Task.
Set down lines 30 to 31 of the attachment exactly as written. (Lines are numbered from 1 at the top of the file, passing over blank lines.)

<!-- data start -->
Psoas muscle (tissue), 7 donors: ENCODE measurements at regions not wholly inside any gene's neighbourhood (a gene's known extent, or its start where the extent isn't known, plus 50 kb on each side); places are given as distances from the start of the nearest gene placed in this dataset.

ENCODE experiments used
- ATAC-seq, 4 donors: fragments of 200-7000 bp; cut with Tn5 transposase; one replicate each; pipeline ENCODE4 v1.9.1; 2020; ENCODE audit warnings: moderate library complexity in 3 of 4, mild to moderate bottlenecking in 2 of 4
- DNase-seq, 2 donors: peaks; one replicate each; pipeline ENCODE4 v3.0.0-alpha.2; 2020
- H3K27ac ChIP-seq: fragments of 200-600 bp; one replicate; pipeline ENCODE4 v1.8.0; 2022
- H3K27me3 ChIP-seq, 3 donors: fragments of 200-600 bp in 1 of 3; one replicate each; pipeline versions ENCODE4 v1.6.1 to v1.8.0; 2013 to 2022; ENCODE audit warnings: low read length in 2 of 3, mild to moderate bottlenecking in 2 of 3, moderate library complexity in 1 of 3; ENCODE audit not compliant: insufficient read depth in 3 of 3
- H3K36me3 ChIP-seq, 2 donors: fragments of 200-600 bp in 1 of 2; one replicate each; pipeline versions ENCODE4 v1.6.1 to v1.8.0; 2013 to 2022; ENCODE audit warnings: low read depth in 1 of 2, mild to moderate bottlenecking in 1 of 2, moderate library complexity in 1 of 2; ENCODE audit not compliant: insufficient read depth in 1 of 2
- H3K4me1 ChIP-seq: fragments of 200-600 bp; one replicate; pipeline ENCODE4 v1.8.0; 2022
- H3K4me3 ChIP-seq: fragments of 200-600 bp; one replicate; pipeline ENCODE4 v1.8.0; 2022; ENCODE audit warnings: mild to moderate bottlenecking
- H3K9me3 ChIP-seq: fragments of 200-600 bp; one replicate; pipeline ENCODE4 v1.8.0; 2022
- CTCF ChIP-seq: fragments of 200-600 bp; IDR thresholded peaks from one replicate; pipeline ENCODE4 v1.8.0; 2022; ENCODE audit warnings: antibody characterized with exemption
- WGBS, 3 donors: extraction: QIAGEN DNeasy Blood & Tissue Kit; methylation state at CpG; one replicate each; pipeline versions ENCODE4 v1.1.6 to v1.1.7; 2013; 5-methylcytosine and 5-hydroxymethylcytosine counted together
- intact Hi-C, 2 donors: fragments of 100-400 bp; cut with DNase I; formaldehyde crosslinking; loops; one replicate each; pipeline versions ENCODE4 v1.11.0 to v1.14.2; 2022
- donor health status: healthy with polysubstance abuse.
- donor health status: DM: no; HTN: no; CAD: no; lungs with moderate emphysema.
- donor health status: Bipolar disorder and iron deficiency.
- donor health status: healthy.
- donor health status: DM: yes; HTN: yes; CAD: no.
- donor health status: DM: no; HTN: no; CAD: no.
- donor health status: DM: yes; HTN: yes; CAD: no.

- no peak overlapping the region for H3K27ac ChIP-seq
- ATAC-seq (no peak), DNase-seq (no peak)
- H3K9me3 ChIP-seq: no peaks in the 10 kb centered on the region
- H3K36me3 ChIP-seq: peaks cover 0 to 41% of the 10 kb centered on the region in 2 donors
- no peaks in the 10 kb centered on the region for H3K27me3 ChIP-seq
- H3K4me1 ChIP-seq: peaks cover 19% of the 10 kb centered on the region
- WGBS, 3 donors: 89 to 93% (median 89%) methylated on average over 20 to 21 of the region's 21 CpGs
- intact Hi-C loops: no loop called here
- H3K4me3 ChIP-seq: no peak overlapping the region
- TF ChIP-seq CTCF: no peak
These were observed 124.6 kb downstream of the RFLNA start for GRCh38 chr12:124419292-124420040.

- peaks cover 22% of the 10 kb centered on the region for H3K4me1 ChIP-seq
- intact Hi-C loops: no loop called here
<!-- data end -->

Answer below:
- TF ChIP-seq CTCF: no peak
These were observed 124.6 kb downstream of the RFLNA start for GRCh38 chr12:124419292-124420040.